Stewardship of money in workplace pensions – my jaundiced-eye view!

Having read 179 pages of FCA consultation, my head’s a little clearer on how we can make our money matter. Firstly we can invest in things that in themselves improve life on the planet and secondly we can invest through agents who accelerate the process through external stewardship. We of course can be agents of change and if we own shares we can exercise our voting rights. But most of us rely on others to do this for us, that’s because our money isn’t directly invested but invested via a trust and/or a fund or via a contract with an insurer which amounts to the same thing.

Next week, I’m going to an event organised by Tumelo and Tom McPhail (hosted by Fidelity) and in preparation, I’ve been swatting up on what the legal niceties are around stewardship. The point of the meeting is to get those who do have voting rights to use them and to allow those who don’t have voting rights to influence voting

According to Tumelo, there are two ways that this can happen.

  1. Pass-Through Voting: Where the asset owner is able to vote the shares they hold within a fund.
  2. Expression of Wish: Where the asset owner indicates to their fund manger how they would like the shares to be voted. The fund manager retains the right to vote.

Georgia Stewart (Tumelo CEO) reckons that

pass through voting was one of 2022’s hottest topics in the industry due to several market forces converging; the concentration of voting power within ‘The Big Three’, divergent investor views on ESG, and a lack of universal voting solutions designed to support the industry in managing stewardship and fiduciary duty effectively.

I’m not sure that it was a hot topic for me in 2022, but it’s getting hotter as I’m doing work on how we measure the value we are getting for the money we put with fund managers.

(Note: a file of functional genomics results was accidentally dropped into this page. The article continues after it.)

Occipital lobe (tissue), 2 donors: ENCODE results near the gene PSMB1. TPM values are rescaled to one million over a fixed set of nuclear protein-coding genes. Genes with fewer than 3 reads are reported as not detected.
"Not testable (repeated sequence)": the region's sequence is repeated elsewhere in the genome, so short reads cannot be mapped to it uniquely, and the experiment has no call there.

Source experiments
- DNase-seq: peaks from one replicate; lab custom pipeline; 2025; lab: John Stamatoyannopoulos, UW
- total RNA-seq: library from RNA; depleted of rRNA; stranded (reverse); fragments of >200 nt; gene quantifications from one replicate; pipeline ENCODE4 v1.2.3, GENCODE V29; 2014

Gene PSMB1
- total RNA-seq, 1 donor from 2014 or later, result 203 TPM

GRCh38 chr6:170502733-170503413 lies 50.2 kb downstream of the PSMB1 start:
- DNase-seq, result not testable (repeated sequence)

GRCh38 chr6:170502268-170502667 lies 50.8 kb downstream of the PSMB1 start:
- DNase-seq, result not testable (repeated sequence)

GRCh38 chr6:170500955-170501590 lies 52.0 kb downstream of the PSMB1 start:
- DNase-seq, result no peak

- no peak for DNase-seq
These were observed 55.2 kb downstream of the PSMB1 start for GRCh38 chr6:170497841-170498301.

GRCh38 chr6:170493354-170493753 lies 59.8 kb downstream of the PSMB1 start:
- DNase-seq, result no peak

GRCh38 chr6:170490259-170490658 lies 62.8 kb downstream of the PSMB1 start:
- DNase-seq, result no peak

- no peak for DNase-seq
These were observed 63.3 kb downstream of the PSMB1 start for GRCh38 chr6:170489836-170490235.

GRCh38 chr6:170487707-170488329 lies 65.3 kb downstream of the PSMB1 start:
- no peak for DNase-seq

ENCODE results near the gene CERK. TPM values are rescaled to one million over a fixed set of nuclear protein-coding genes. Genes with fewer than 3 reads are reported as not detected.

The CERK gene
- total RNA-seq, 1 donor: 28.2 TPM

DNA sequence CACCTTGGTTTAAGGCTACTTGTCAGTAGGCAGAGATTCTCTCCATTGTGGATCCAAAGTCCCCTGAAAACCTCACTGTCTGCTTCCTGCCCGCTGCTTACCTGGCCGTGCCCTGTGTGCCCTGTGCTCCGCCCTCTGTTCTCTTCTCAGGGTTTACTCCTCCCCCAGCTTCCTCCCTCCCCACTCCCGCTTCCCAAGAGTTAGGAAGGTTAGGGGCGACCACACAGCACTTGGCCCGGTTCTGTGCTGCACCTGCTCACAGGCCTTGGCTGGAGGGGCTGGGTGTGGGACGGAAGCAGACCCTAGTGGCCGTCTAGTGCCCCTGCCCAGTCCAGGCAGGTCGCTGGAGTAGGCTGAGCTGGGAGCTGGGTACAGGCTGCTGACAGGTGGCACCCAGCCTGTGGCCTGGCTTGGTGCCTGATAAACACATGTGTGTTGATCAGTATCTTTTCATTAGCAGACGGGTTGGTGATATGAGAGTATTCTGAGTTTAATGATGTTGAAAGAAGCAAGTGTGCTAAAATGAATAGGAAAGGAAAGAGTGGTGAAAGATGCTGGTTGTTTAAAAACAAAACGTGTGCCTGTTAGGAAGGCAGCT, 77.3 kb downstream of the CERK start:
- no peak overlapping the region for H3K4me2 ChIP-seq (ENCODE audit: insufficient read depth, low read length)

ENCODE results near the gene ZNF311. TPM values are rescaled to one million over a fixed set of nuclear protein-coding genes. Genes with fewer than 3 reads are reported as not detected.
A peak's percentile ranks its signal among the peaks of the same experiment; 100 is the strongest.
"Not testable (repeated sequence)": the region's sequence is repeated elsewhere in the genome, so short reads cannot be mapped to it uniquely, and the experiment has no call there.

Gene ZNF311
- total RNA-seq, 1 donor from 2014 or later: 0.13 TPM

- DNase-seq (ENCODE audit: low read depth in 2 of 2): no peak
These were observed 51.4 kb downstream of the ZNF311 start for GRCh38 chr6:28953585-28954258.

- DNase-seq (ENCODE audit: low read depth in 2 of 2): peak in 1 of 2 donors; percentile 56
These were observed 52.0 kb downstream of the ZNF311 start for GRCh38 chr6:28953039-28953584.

Georgia is using next week’s event to ask whether people like me getting interested

Is this an indication that pass through voting will become more prevalent in 2023 and beyond or will we see alternatives stealing the limelight?

She’s right to ask. I have been struggling to vote the shares in my pension pot for a number of years and despite assurances from Legal & General , my workplace pension still does not offer me the option of expressing my wishes. So I’ll be looking at this issue with a jaundiced eye.


My jaundiced eye has been off the ball with regards my money because I have been more interested in using Tumelo technology than in understanding what the fiduciaries of my money (LGIM) have been doing on my behalf.

The expressions of wish of individual investors are what Tumelo has built its reputation on. Workplace pension providers have been keen to integrate Tumelo software as it supports their green credentials and makes for more engaged investors (who tend to invest more and improve plan margins). There is nothing wrong with that but we need to be careful that trustees and funders who have integrated Tumelo, do not take the foot off the pedal when it comes to exercising their much larger stakes in funds.

Of course it would be great if workplace pensions were to invest in segregated mandates where they are the only investor and not one of many (the pooled fund concept). But few workplace pensions are big enough to do this (NOW and Nest operate in this way – I am busy finding out if others do as well). But in practice, most of us invest our savings through trustees who choose pooled funds for our money.

It is clearly possible for these funds to offer trustees and funders of pooled funds the right not just to express their wishes, but to be granted delegated authorities through “pass through voting”.

Tumelo says that Pass through voting

enables you to offer the cost benefits of a pooled fund to your investors whilst giving them the control over their voting that a segregated mandate offers.

That looks a little too good to be true to me so my jaundiced eye will be testing just how far stewardship will be extended using its software. If my experience is anything to go by, Tumelo is being used by some pension providers as a diversionary tactic (from scrutiny of what they are doing to treat my money with the respect it deserves).


About henry tapper

Founder of the Pension PlayPen,, partner of Stella, father of Olly . I am the Pension Plowman
This entry was posted in pensions and tagged , , , , , . Bookmark the permalink.

1 Response to Stewardship of money in workplace pensions – my jaundiced-eye view!

  1. John Mather says:

    You could lower costs by buying shares directly. Few funds perform better than the index. Lazy money gets lazy returns. The British disease of winging needs curing

Leave a Reply